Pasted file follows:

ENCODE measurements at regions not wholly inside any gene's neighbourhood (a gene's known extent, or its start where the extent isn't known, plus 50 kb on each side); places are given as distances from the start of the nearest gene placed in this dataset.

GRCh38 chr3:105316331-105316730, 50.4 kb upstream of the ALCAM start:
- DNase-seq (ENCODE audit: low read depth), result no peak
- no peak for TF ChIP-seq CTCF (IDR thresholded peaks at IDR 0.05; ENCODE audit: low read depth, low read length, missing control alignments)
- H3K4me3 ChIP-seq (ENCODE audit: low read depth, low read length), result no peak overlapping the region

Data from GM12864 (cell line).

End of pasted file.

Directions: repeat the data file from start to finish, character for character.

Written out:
ENCODE measurements at regions not wholly inside any gene's neighbourhood (a gene's known extent, or its start where the extent isn't known, plus 50 kb on each side); places are given as distances from the start of the nearest gene placed in this dataset.

GRCh38 chr3:105316331-105316730, 50.4 kb upstream of the ALCAM start:
- DNase-seq (ENCODE audit: low read depth), result no peak
- no peak for TF ChIP-seq CTCF (IDR thresholded peaks at IDR 0.05; ENCODE audit: low read depth, low read length, missing control alignments)
- H3K4me3 ChIP-seq (ENCODE audit: low read depth, low read length), result no peak overlapping the region

Data from GM12864 (cell line).